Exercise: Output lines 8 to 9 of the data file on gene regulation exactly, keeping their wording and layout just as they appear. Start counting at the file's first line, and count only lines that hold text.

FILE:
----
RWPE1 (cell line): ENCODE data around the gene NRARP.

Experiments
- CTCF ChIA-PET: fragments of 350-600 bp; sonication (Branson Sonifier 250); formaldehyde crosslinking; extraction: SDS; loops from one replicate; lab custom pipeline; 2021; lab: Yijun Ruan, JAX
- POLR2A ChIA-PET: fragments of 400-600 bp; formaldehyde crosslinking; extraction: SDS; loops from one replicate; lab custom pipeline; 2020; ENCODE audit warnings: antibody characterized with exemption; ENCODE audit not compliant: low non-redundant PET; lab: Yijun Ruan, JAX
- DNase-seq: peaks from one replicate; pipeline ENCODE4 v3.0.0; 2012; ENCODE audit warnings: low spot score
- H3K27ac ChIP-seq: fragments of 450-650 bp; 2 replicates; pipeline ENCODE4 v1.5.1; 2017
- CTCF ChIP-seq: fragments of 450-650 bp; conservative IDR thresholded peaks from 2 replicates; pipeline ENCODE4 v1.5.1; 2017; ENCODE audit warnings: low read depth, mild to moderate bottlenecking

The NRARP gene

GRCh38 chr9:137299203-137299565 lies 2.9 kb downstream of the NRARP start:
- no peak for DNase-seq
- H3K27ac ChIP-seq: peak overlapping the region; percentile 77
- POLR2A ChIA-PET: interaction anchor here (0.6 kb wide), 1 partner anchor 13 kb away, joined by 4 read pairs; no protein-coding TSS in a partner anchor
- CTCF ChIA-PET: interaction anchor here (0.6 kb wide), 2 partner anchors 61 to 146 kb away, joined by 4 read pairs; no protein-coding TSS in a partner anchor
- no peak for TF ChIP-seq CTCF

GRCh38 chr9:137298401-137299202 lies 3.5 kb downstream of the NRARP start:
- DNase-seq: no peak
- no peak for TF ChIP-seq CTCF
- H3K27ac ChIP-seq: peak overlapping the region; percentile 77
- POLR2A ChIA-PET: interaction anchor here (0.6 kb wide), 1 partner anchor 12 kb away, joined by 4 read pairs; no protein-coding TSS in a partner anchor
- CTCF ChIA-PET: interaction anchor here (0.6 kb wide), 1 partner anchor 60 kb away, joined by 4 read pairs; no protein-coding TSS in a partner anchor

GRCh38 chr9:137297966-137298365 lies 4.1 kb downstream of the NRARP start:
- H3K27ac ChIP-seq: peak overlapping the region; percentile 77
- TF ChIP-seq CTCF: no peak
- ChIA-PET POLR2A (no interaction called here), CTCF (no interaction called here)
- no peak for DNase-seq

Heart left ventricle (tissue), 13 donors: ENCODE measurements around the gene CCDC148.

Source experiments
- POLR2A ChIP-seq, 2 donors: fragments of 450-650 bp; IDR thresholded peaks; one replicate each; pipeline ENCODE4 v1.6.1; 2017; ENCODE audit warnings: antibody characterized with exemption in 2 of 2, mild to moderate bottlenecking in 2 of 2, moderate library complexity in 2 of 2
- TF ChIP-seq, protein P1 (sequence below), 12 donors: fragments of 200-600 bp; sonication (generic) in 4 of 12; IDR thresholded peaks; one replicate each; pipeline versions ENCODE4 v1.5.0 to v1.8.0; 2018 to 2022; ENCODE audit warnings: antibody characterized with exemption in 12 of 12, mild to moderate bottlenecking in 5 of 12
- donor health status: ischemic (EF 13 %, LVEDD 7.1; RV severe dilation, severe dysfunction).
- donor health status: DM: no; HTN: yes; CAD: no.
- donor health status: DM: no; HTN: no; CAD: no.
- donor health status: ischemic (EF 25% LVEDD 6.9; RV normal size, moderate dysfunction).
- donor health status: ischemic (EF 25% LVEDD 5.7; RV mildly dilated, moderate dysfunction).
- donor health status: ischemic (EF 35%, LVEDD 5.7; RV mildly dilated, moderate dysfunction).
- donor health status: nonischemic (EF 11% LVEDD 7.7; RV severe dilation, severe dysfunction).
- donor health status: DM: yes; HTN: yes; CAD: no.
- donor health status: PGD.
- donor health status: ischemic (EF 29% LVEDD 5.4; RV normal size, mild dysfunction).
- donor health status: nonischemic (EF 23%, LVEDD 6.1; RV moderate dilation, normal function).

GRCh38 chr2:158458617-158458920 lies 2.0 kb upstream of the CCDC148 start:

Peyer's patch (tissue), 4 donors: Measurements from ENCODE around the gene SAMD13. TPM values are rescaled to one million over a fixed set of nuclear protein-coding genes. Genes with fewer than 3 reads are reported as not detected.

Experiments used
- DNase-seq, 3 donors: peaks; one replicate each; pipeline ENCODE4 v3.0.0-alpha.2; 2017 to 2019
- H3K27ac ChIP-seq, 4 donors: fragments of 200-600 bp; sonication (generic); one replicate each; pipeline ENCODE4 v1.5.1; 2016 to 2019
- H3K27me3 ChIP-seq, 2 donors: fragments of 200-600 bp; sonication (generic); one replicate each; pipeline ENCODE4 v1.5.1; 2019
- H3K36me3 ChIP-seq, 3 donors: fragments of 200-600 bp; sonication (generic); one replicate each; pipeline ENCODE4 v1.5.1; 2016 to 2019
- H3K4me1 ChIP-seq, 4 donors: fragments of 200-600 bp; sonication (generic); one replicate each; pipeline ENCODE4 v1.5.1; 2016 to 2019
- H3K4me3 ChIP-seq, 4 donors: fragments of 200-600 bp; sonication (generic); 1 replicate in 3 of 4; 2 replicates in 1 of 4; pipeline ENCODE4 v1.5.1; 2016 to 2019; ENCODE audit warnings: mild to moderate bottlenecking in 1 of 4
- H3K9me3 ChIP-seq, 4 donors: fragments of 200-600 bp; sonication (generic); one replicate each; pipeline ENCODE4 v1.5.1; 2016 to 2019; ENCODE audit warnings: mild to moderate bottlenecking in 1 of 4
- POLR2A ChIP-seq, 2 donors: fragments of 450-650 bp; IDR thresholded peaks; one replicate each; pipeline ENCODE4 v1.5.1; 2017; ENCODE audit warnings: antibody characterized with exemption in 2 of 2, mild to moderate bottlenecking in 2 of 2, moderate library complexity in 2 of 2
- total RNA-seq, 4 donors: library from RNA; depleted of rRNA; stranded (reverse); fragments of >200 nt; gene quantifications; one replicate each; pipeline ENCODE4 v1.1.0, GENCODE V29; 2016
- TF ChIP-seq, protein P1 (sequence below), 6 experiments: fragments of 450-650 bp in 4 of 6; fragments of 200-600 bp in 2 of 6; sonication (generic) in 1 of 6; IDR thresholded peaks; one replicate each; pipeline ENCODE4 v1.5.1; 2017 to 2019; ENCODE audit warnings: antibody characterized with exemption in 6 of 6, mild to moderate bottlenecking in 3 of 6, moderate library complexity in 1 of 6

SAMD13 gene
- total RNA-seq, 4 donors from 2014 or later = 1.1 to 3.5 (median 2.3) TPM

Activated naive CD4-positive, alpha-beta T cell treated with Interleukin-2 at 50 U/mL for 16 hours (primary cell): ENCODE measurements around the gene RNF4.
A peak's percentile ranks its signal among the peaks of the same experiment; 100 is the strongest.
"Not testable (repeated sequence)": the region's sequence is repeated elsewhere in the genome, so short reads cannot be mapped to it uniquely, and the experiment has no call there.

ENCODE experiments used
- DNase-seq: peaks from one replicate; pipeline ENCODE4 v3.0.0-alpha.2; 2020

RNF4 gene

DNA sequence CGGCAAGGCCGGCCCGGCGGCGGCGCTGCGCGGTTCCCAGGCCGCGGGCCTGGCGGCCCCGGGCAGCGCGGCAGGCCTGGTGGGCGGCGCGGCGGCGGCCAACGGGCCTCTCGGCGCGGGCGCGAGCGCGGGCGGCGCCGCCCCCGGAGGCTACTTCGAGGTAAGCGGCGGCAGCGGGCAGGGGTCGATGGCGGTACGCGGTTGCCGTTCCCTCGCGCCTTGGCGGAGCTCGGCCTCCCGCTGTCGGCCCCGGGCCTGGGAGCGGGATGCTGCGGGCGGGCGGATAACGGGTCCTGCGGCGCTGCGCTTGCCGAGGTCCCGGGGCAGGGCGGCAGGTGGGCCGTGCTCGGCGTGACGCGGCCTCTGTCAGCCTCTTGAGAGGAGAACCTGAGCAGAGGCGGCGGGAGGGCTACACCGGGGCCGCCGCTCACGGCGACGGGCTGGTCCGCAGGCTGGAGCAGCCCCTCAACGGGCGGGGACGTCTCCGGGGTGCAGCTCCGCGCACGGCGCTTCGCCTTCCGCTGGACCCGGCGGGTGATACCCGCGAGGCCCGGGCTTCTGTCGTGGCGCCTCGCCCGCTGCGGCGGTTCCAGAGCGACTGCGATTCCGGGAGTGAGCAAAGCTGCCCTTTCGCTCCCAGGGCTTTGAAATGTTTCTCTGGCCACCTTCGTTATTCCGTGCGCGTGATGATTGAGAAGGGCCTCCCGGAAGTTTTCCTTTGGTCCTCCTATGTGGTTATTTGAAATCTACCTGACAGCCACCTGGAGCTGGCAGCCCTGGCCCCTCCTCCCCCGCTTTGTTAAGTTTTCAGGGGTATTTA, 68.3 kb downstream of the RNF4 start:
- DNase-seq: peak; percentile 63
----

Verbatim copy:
The NRARP gene

GRCh38 chr9:137299203-137299565 lies 2.9 kb downstream of the NRARP start: